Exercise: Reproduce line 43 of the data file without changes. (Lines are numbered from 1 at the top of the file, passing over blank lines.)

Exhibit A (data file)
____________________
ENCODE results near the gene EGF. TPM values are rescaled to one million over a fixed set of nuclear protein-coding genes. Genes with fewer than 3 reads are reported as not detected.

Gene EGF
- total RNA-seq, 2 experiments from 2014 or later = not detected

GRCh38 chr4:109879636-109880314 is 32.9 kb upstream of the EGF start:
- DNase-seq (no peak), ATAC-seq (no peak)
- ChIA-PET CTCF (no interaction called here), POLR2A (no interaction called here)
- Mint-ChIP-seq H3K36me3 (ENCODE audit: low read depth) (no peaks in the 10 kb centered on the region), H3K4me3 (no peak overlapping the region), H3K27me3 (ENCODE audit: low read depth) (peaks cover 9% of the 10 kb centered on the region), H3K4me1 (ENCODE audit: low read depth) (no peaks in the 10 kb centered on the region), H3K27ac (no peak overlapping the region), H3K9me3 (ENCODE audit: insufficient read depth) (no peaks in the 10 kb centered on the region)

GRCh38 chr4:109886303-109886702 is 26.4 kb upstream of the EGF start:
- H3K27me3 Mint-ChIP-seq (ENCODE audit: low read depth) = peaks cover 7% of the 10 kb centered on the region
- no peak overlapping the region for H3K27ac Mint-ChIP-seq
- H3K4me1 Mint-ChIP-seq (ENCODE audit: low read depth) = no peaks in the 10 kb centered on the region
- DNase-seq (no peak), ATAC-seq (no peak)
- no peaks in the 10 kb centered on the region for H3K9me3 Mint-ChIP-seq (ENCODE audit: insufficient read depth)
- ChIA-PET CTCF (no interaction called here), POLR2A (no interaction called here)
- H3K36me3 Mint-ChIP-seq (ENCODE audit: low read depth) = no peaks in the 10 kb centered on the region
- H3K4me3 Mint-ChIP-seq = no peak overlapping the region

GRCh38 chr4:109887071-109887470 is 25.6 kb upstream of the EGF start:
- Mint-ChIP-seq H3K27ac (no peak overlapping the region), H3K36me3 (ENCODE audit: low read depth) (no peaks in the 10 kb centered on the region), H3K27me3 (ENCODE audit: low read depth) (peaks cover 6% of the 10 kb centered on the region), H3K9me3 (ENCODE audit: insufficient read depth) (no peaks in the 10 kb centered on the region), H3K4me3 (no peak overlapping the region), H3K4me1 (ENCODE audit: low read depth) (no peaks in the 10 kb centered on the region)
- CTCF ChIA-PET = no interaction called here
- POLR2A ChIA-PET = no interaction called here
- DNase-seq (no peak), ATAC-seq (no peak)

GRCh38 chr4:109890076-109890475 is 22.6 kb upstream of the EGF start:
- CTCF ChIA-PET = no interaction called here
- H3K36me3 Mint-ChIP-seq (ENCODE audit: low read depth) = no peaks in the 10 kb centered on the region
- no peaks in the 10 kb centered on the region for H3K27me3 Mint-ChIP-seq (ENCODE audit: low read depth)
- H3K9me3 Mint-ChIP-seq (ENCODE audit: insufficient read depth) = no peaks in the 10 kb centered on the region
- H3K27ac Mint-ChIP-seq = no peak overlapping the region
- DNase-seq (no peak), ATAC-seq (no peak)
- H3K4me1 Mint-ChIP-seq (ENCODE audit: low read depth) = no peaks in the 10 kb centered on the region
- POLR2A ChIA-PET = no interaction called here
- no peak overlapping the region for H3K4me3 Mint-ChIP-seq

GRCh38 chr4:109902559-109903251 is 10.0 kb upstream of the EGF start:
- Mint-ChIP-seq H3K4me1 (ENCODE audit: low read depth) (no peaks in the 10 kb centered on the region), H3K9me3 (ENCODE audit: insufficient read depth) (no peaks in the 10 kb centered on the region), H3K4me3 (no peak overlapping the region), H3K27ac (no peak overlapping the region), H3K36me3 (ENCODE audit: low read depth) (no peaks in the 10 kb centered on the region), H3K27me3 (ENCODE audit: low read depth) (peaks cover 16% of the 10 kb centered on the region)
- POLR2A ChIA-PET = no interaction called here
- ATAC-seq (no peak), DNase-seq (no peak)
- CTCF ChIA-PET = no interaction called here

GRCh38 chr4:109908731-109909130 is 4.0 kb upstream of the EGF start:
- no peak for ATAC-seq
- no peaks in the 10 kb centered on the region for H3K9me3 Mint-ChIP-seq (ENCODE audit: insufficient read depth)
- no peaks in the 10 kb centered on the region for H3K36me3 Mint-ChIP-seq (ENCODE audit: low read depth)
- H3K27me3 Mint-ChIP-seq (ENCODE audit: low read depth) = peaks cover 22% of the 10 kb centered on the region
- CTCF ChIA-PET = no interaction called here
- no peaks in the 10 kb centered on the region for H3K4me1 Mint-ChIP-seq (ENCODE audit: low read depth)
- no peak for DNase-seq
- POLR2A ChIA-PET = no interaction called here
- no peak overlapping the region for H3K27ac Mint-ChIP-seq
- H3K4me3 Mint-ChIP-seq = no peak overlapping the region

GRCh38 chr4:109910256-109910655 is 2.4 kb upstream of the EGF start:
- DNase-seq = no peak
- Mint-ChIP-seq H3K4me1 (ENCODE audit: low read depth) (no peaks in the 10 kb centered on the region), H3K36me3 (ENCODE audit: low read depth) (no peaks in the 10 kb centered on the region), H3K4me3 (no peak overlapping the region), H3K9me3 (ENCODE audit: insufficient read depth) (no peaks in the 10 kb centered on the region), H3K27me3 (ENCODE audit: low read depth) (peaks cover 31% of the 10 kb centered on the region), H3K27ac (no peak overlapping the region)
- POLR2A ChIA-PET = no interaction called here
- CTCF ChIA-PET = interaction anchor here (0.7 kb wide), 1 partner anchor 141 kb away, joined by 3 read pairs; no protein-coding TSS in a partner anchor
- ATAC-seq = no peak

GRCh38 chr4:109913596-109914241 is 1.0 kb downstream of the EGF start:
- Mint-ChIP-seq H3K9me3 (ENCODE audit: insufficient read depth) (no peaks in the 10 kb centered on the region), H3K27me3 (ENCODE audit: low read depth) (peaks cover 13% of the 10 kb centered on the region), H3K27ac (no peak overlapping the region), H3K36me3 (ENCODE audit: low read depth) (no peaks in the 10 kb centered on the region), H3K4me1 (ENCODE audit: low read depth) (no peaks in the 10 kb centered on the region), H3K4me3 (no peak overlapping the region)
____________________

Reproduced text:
- no peaks in the 10 kb centered on the region for H3K4me1 Mint-ChIP-seq (ENCODE audit: low read depth)